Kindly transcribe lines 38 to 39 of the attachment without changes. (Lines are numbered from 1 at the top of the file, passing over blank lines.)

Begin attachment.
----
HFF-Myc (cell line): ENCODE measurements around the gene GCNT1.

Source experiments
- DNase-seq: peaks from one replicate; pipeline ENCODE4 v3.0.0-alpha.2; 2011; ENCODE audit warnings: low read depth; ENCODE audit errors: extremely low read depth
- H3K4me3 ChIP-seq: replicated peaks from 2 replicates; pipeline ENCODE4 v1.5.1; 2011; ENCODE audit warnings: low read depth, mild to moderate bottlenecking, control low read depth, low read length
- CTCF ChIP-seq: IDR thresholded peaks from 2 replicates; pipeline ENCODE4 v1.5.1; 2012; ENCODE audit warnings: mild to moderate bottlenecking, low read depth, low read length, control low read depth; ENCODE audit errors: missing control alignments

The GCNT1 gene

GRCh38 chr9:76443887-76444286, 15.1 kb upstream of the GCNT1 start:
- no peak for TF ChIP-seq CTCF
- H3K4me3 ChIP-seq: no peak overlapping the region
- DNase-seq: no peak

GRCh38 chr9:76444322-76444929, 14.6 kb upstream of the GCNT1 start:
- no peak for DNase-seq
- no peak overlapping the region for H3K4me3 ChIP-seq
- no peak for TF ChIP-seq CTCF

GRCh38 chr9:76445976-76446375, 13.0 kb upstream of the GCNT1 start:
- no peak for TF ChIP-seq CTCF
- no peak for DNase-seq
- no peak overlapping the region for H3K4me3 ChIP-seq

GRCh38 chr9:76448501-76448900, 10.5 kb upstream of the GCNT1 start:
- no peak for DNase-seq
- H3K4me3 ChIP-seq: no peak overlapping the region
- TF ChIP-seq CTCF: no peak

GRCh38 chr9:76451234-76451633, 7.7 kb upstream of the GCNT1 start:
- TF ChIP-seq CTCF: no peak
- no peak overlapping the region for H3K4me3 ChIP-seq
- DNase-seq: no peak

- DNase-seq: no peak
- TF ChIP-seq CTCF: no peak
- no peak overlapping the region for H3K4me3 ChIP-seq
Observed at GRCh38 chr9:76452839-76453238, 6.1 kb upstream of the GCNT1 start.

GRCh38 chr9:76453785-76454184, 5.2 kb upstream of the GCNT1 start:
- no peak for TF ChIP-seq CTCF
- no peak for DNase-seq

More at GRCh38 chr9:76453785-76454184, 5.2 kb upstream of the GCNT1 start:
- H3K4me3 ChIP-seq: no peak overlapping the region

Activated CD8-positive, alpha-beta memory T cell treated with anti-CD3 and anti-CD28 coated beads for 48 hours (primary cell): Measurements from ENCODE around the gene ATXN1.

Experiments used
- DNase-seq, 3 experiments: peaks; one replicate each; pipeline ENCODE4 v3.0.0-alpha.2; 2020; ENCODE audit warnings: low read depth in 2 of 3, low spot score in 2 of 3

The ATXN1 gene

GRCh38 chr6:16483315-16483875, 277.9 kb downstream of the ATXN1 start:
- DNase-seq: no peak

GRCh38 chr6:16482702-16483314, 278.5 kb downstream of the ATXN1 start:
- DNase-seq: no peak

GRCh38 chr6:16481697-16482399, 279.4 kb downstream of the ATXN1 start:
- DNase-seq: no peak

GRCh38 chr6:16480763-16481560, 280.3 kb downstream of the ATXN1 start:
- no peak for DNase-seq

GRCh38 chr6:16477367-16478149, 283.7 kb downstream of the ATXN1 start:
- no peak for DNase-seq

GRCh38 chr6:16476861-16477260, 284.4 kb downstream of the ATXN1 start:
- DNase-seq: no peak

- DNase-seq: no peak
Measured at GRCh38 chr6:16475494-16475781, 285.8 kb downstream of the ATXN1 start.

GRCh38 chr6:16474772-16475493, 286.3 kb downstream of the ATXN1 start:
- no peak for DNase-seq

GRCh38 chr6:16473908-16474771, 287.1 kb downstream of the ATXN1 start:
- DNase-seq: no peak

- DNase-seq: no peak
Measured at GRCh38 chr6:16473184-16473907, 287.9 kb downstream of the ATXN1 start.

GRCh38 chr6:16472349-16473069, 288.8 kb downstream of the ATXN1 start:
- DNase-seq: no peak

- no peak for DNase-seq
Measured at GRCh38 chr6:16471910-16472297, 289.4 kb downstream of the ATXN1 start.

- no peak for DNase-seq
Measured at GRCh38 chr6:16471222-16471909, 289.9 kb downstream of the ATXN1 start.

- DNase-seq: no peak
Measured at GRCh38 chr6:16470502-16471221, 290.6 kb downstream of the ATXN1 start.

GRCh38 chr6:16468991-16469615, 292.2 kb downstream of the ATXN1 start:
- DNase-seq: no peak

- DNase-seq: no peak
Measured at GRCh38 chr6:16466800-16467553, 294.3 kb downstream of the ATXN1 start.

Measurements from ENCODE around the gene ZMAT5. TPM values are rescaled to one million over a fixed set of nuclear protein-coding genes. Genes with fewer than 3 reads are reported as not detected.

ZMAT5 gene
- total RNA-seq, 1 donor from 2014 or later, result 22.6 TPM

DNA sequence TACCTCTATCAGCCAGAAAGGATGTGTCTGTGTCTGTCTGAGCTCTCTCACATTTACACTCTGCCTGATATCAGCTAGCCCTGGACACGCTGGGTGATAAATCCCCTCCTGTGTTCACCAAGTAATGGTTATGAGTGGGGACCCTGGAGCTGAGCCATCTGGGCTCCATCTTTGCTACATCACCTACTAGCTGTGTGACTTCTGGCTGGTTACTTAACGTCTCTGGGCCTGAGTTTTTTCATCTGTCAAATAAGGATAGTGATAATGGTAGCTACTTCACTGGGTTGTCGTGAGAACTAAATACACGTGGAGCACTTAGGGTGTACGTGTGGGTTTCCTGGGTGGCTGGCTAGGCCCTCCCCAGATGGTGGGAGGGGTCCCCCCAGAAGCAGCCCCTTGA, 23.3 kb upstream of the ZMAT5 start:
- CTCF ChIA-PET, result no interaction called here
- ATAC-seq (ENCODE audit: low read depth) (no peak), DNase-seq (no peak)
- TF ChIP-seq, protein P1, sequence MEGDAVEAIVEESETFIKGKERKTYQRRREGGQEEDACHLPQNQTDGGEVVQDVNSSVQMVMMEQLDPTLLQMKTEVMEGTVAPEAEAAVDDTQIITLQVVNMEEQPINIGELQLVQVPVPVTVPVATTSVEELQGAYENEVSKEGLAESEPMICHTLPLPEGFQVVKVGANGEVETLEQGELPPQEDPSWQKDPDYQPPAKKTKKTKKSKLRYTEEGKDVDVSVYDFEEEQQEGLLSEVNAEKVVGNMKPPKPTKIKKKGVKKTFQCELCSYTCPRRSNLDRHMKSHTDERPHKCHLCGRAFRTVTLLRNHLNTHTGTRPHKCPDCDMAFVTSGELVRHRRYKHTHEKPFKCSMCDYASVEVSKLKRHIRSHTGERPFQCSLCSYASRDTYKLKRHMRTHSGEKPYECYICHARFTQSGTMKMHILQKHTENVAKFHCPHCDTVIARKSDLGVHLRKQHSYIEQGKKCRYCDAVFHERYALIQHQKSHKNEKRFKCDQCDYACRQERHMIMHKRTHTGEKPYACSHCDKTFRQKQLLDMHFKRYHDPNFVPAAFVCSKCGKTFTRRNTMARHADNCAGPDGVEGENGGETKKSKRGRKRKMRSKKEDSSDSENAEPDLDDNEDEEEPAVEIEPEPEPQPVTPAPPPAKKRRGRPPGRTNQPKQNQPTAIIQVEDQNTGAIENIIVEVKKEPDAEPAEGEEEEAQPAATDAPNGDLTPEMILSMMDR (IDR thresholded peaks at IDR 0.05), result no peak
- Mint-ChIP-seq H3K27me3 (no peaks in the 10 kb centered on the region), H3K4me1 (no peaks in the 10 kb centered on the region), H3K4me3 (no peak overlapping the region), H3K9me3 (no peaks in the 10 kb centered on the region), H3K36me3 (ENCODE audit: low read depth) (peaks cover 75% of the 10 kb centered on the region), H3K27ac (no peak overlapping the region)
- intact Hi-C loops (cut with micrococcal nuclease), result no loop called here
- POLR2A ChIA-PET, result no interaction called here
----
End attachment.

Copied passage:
- DNase-seq, 3 experiments: peaks; one replicate each; pipeline ENCODE4 v3.0.0-alpha.2; 2020; ENCODE audit warnings: low read depth in 2 of 3, low spot score in 2 of 3

The ATXN1 gene